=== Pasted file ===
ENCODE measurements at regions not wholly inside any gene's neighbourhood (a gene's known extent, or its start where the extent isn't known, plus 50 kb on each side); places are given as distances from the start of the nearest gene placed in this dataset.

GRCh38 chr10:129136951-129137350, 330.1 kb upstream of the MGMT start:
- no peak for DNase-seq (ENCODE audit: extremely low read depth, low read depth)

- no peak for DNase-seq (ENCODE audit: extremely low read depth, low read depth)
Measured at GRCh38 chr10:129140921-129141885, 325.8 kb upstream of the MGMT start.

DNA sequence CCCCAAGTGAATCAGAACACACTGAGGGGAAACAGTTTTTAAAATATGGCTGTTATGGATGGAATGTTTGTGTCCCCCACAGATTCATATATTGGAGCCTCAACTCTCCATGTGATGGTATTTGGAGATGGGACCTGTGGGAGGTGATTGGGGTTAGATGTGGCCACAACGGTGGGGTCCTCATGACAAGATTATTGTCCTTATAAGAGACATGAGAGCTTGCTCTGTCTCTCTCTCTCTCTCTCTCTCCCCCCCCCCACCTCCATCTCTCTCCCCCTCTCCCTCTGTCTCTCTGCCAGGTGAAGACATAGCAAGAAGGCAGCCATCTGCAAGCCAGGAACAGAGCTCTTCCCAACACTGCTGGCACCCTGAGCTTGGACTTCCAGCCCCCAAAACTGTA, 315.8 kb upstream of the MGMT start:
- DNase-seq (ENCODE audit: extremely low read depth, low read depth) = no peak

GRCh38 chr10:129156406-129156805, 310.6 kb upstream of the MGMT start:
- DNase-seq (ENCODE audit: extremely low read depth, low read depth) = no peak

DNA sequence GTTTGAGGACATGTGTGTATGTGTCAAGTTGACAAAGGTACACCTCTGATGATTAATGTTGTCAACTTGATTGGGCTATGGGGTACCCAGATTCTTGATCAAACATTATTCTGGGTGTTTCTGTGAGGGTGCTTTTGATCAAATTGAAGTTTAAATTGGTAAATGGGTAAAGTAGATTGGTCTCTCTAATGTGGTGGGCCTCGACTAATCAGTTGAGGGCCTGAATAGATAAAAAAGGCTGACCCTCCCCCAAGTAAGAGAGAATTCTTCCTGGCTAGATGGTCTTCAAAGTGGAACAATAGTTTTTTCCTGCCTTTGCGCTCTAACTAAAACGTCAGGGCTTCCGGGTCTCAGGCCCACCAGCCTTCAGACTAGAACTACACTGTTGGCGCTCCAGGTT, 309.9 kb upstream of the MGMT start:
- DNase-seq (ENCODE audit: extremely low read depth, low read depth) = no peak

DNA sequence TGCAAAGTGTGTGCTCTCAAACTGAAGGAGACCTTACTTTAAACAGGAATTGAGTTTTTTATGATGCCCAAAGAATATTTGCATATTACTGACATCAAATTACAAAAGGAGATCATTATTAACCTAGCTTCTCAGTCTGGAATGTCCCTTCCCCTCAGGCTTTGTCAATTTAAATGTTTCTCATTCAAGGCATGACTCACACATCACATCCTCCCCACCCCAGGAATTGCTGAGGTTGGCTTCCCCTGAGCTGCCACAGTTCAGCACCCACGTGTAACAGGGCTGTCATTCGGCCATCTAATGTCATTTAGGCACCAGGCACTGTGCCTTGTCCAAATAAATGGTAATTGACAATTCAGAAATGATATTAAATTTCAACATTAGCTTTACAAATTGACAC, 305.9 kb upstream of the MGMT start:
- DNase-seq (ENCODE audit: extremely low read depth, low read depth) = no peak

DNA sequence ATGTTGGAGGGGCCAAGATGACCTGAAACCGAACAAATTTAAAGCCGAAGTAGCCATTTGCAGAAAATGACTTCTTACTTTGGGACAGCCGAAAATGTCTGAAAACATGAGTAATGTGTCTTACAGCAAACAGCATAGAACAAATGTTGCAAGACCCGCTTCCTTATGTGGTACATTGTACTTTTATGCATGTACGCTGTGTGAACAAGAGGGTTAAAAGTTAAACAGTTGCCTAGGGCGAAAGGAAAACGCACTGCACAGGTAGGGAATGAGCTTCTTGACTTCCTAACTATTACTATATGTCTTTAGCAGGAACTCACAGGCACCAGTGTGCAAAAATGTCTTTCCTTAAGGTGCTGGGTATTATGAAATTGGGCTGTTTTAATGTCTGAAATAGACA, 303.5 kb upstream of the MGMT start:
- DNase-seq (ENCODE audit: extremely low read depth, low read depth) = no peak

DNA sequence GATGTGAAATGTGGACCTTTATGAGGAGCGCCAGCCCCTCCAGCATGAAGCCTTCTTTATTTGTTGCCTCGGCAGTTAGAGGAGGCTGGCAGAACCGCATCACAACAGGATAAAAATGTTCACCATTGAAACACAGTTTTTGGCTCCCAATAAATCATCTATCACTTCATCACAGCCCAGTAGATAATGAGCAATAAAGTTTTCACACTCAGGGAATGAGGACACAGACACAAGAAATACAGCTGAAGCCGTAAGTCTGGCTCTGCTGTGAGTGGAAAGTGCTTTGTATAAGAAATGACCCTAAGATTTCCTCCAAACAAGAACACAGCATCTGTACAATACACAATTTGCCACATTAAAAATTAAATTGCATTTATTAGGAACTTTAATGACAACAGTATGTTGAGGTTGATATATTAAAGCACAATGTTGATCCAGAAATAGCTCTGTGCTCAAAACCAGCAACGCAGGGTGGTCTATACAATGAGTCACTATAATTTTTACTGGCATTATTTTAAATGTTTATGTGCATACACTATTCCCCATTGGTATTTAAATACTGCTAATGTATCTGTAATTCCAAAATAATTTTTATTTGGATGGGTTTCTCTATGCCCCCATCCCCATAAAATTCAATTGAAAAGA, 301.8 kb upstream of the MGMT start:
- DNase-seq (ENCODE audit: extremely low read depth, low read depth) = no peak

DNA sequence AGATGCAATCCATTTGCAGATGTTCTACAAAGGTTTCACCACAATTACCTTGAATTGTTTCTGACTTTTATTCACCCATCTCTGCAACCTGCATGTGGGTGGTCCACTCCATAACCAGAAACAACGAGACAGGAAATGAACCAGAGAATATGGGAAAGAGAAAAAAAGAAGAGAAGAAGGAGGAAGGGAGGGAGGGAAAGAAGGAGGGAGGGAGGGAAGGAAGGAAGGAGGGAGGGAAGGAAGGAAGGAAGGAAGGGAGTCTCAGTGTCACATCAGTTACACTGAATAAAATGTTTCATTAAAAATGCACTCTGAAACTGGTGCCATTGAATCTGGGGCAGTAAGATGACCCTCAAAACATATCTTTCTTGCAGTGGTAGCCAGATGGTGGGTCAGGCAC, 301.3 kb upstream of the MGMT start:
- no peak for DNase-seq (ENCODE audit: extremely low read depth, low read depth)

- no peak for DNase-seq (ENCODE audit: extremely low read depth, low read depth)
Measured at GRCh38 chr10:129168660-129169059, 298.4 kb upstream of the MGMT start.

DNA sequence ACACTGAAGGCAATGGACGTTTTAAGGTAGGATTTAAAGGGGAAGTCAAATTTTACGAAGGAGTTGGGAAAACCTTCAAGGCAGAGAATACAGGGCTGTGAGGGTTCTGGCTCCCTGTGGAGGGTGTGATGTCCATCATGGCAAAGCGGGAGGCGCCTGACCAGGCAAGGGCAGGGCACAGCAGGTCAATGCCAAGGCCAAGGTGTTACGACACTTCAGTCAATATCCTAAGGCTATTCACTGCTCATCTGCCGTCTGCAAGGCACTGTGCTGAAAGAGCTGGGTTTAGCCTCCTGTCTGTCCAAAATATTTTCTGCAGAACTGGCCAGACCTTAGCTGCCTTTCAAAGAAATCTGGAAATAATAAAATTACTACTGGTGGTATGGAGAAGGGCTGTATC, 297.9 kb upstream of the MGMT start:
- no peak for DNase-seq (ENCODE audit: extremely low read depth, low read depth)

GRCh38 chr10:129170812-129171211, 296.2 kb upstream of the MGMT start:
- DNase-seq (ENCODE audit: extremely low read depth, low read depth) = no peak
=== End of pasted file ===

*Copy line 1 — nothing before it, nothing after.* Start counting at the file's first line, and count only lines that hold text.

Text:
ENCODE measurements at regions not wholly inside any gene's neighbourhood (a gene's known extent, or its start where the extent isn't known, plus 50 kb on each side); places are given as distances from the start of the nearest gene placed in this dataset.